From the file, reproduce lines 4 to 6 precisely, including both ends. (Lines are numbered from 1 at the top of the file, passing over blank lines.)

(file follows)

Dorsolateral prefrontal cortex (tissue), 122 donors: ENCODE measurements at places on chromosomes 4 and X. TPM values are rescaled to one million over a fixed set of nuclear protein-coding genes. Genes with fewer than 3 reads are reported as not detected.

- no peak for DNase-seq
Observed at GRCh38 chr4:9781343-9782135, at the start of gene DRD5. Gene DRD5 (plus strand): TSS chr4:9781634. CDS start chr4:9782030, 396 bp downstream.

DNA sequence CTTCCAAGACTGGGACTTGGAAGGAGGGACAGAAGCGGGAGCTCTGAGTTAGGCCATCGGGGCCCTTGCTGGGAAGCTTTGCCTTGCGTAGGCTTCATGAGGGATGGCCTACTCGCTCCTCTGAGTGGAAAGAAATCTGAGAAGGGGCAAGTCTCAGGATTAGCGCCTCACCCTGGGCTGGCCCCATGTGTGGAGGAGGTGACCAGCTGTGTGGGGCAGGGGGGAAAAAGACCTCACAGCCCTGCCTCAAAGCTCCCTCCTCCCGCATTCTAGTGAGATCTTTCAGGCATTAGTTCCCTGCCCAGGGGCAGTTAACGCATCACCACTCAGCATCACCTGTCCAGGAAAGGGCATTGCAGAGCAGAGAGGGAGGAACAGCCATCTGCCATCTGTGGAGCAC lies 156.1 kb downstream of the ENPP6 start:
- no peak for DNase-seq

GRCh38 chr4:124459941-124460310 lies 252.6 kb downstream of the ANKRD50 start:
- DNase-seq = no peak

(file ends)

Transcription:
DNA sequence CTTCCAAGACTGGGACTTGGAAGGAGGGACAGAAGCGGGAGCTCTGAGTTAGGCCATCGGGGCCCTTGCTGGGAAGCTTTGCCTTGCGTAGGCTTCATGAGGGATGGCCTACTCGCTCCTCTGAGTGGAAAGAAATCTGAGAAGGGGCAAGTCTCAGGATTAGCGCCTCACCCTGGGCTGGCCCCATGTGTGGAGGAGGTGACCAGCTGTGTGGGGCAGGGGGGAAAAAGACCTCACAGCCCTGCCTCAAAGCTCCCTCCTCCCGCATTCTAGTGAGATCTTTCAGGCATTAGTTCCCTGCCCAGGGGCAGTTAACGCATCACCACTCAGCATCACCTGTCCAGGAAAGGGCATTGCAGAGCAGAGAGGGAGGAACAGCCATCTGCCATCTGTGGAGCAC lies 156.1 kb downstream of the ENPP6 start:
- no peak for DNase-seq

GRCh38 chr4:124459941-124460310 lies 252.6 kb downstream of the ANKRD50 start: